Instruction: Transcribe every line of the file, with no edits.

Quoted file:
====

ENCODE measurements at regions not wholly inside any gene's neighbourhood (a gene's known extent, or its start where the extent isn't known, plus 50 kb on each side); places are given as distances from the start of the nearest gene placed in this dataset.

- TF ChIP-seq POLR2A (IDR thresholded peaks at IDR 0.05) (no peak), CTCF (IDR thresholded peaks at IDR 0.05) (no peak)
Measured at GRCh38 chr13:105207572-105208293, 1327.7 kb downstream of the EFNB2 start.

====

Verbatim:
ENCODE measurements at regions not wholly inside any gene's neighbourhood (a gene's known extent, or its start where the extent isn't known, plus 50 kb on each side); places are given as distances from the start of the nearest gene placed in this dataset.

- TF ChIP-seq POLR2A (IDR thresholded peaks at IDR 0.05) (no peak), CTCF (IDR thresholded peaks at IDR 0.05) (no peak)
Measured at GRCh38 chr13:105207572-105208293, 1327.7 kb downstream of the EFNB2 start.